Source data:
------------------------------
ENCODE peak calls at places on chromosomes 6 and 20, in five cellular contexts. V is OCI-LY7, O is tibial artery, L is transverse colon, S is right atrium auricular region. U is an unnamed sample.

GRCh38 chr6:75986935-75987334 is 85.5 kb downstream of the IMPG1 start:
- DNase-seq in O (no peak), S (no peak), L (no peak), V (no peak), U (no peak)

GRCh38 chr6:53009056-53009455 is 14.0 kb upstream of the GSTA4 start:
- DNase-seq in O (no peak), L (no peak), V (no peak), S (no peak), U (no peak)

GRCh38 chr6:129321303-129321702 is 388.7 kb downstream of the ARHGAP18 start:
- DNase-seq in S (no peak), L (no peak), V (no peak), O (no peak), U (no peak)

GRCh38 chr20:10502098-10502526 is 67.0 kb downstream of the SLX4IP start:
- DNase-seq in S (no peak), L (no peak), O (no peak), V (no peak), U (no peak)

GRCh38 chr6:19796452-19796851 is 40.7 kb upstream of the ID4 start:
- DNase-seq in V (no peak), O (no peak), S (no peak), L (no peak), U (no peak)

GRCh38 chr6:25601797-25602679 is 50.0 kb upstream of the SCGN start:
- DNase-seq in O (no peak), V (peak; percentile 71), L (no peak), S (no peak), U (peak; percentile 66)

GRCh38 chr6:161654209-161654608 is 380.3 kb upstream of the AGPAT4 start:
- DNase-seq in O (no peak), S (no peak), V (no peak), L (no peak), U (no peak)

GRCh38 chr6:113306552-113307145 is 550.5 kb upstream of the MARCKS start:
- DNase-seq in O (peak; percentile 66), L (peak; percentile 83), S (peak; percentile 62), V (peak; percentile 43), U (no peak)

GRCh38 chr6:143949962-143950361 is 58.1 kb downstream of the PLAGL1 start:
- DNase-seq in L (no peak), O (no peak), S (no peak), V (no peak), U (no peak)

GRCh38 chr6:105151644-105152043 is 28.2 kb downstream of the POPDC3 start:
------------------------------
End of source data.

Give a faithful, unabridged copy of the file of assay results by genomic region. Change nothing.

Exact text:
ENCODE peak calls at places on chromosomes 6 and 20, in five cellular contexts. V is OCI-LY7, O is tibial artery, L is transverse colon, S is right atrium auricular region. U is an unnamed sample.

GRCh38 chr6:75986935-75987334 is 85.5 kb downstream of the IMPG1 start:
- DNase-seq in O (no peak), S (no peak), L (no peak), V (no peak), U (no peak)

GRCh38 chr6:53009056-53009455 is 14.0 kb upstream of the GSTA4 start:
- DNase-seq in O (no peak), L (no peak), V (no peak), S (no peak), U (no peak)

GRCh38 chr6:129321303-129321702 is 388.7 kb downstream of the ARHGAP18 start:
- DNase-seq in S (no peak), L (no peak), V (no peak), O (no peak), U (no peak)

GRCh38 chr20:10502098-10502526 is 67.0 kb downstream of the SLX4IP start:
- DNase-seq in S (no peak), L (no peak), O (no peak), V (no peak), U (no peak)

GRCh38 chr6:19796452-19796851 is 40.7 kb upstream of the ID4 start:
- DNase-seq in V (no peak), O (no peak), S (no peak), L (no peak), U (no peak)

GRCh38 chr6:25601797-25602679 is 50.0 kb upstream of the SCGN start:
- DNase-seq in O (no peak), V (peak; percentile 71), L (no peak), S (no peak), U (peak; percentile 66)

GRCh38 chr6:161654209-161654608 is 380.3 kb upstream of the AGPAT4 start:
- DNase-seq in O (no peak), S (no peak), V (no peak), L (no peak), U (no peak)

GRCh38 chr6:113306552-113307145 is 550.5 kb upstream of the MARCKS start:
- DNase-seq in O (peak; percentile 66), L (peak; percentile 83), S (peak; percentile 62), V (peak; percentile 43), U (no peak)

GRCh38 chr6:143949962-143950361 is 58.1 kb downstream of the PLAGL1 start:
- DNase-seq in L (no peak), O (no peak), S (no peak), V (no peak), U (no peak)

GRCh38 chr6:105151644-105152043 is 28.2 kb downstream of the POPDC3 start: